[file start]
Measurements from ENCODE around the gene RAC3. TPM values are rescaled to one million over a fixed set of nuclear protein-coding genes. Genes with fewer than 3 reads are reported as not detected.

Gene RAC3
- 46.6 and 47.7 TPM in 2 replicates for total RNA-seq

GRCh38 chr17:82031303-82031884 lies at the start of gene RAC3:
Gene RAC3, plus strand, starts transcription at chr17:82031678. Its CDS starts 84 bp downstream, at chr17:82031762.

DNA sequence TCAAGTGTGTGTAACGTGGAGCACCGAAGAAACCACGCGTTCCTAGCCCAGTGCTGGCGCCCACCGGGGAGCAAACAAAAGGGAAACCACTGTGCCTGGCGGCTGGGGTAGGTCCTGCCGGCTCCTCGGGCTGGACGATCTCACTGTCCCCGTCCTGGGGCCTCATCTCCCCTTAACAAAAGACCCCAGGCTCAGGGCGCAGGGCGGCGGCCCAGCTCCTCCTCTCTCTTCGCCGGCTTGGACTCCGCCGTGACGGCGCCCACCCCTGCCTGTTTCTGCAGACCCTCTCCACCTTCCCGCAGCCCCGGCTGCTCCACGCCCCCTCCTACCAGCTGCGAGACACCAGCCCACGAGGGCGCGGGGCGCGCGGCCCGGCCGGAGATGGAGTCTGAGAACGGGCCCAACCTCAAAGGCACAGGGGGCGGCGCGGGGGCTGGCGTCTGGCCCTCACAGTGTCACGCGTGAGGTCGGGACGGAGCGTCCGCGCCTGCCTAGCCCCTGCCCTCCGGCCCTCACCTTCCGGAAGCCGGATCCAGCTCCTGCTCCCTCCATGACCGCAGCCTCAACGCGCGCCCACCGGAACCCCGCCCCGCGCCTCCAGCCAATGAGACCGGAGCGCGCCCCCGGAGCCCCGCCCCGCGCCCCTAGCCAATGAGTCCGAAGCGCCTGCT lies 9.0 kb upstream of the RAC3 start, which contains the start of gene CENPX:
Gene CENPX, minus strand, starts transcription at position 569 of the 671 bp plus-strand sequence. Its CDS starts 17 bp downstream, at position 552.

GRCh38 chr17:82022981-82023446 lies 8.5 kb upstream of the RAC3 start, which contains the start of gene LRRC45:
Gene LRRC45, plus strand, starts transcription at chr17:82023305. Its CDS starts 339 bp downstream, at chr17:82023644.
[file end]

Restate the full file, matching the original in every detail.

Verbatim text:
Measurements from ENCODE around the gene RAC3. TPM values are rescaled to one million over a fixed set of nuclear protein-coding genes. Genes with fewer than 3 reads are reported as not detected.

Gene RAC3
- 46.6 and 47.7 TPM in 2 replicates for total RNA-seq

GRCh38 chr17:82031303-82031884 lies at the start of gene RAC3:
Gene RAC3, plus strand, starts transcription at chr17:82031678. Its CDS starts 84 bp downstream, at chr17:82031762.

DNA sequence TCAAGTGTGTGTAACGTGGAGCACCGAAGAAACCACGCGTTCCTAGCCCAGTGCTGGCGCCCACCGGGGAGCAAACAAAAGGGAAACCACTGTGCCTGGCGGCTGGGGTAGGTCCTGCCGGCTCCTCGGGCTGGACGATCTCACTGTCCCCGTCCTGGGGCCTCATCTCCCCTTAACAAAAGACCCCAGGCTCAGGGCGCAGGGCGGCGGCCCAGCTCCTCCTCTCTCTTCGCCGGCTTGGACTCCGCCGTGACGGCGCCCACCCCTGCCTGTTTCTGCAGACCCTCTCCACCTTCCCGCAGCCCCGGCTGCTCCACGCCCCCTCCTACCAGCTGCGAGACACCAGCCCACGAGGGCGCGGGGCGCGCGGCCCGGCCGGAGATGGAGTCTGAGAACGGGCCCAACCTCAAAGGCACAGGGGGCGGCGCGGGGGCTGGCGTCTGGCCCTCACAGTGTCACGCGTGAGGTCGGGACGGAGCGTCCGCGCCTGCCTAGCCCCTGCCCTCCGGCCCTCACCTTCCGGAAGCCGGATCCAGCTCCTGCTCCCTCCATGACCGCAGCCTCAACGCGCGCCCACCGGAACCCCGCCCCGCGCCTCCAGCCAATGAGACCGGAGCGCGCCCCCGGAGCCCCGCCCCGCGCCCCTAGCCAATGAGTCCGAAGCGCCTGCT lies 9.0 kb upstream of the RAC3 start, which contains the start of gene CENPX:
Gene CENPX, minus strand, starts transcription at position 569 of the 671 bp plus-strand sequence. Its CDS starts 17 bp downstream, at position 552.

GRCh38 chr17:82022981-82023446 lies 8.5 kb upstream of the RAC3 start, which contains the start of gene LRRC45:
Gene LRRC45, plus strand, starts transcription at chr17:82023305. Its CDS starts 339 bp downstream, at chr17:82023644.